About this Book
As his readers may expect, the new work exhibits his artful and often moving, unnerving, or humourous turns of phrase. Moreover, it displays the poet’s continuing fascination with the tenuous relationship between the quotidian and the otherworldly.
In ‘Self-Assessment at Eighty’ from Part I of Concerned Attentions Skinner compares himself to Shakespeare and on a number of counts, not least artistic achievement, he genuflects to the peerless poet and playwright. In typically wry Skinner fashion he ends the poem with the observation that in one respect he is comparatively advantaged –“I am still above ground.” We should all be thankful that this singularly unusual poet is still amongst us, and… producing poems that are enigmatic and deeply compelling.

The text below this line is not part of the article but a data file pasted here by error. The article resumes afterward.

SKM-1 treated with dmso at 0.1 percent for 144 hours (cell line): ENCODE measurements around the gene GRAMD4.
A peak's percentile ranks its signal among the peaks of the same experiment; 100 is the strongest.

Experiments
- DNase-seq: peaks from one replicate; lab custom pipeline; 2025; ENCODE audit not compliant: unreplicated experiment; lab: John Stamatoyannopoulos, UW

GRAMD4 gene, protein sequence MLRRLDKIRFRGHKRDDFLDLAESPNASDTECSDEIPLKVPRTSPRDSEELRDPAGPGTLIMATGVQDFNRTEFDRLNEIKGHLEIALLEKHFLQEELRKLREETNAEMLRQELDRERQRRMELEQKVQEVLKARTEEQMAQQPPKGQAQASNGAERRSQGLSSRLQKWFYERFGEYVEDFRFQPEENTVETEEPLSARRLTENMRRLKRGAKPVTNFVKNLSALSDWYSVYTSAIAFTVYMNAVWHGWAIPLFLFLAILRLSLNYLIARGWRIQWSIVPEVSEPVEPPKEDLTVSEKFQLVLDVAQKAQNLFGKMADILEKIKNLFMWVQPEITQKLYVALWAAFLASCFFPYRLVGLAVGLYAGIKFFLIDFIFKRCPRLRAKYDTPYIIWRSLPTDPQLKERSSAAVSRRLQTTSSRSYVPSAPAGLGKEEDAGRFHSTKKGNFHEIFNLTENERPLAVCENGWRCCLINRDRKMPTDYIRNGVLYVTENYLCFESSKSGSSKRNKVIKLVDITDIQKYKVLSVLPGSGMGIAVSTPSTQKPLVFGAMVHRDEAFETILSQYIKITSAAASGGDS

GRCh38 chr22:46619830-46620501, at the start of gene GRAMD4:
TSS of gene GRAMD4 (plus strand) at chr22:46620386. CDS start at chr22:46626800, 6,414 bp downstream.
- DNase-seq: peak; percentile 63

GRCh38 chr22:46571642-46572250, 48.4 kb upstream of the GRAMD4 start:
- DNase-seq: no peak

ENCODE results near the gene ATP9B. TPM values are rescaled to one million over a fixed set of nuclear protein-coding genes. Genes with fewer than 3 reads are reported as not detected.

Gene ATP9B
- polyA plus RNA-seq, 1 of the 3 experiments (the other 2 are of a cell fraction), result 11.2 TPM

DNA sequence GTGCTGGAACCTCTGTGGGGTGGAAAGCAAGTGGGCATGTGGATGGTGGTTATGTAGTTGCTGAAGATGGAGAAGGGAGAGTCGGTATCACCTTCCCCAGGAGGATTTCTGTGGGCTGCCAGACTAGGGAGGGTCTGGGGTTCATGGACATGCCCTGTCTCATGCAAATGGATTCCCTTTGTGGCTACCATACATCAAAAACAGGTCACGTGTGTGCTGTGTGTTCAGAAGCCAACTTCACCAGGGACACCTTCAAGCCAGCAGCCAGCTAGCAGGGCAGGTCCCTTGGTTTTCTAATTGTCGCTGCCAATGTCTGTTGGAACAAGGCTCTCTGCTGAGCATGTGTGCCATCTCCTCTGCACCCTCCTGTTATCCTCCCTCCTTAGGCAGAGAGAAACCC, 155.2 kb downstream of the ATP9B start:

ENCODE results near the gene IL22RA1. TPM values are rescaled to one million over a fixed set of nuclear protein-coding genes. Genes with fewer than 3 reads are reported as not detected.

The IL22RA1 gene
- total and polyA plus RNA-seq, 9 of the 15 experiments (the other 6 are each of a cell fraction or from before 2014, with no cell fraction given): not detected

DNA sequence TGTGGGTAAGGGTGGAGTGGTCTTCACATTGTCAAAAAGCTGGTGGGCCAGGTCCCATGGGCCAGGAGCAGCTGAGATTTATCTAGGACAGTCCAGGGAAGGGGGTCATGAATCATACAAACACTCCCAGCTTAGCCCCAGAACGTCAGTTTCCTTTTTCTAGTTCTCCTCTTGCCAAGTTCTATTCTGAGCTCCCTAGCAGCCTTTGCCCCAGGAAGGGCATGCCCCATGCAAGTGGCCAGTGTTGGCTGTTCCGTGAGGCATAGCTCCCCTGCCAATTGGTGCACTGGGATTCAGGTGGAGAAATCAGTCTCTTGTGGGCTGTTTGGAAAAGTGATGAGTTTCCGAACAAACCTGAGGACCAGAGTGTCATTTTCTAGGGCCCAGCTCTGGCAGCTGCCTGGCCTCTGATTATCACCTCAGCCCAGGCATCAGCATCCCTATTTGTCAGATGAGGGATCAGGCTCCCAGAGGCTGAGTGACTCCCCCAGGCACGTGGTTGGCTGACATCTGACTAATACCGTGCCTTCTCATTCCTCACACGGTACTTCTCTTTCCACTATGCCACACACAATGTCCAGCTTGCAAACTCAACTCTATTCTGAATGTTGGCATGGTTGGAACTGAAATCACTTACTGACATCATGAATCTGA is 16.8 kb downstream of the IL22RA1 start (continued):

Publication Date: Friday, September 06, 2013
paper €12.00 $16.00
Cover Artwork: “The Artist’s Studio” — photograph by Diarmuid Twohig
Read a poem from this book
Though the day has come for us,
the wind is all that seems real.
And real enough it has been,
blackening leaves and stalks
and scattering petals.
Though we will not revert
to our gardens again,
to us they seem infinitely sad
and replete with nondescript meanings.
Arrangements have been made for us,
and as we lack cause for further delay,
we step out into the wind.
We care so little for the future of our past
that we leave our doors open
to swing on their hinges.
Bent forward, we lean on the wind,
assured of each other’s presence–
even though our eyes, downcast,
extend no farther than our feet.
Knute reads ‘The Dead About Us’ from “Concerned Attentions”
video credit: Fergus Tighe